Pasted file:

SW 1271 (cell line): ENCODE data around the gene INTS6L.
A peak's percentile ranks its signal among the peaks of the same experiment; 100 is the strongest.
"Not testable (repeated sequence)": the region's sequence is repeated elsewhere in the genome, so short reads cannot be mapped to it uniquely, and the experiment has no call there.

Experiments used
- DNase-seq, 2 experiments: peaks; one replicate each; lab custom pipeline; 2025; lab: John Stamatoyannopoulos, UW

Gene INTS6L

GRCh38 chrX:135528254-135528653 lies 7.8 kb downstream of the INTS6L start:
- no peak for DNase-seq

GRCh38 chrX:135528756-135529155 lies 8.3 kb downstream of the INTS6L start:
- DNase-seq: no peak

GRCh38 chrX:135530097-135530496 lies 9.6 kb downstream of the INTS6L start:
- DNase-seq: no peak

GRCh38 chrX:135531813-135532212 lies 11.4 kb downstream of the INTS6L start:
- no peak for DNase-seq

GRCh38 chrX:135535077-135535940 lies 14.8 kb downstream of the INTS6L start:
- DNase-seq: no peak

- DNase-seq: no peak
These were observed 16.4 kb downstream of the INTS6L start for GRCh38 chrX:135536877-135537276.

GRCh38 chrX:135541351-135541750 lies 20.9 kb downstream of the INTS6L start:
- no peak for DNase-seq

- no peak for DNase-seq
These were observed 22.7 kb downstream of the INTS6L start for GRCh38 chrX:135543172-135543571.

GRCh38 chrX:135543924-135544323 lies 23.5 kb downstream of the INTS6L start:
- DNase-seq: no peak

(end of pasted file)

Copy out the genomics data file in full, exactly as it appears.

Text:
SW 1271 (cell line): ENCODE data around the gene INTS6L.
A peak's percentile ranks its signal among the peaks of the same experiment; 100 is the strongest.
"Not testable (repeated sequence)": the region's sequence is repeated elsewhere in the genome, so short reads cannot be mapped to it uniquely, and the experiment has no call there.

Experiments used
- DNase-seq, 2 experiments: peaks; one replicate each; lab custom pipeline; 2025; lab: John Stamatoyannopoulos, UW

Gene INTS6L

GRCh38 chrX:135528254-135528653 lies 7.8 kb downstream of the INTS6L start:
- no peak for DNase-seq

GRCh38 chrX:135528756-135529155 lies 8.3 kb downstream of the INTS6L start:
- DNase-seq: no peak

GRCh38 chrX:135530097-135530496 lies 9.6 kb downstream of the INTS6L start:
- DNase-seq: no peak

GRCh38 chrX:135531813-135532212 lies 11.4 kb downstream of the INTS6L start:
- no peak for DNase-seq

GRCh38 chrX:135535077-135535940 lies 14.8 kb downstream of the INTS6L start:
- DNase-seq: no peak

- DNase-seq: no peak
These were observed 16.4 kb downstream of the INTS6L start for GRCh38 chrX:135536877-135537276.

GRCh38 chrX:135541351-135541750 lies 20.9 kb downstream of the INTS6L start:
- no peak for DNase-seq

- no peak for DNase-seq
These were observed 22.7 kb downstream of the INTS6L start for GRCh38 chrX:135543172-135543571.

GRCh38 chrX:135543924-135544323 lies 23.5 kb downstream of the INTS6L start:
- DNase-seq: no peak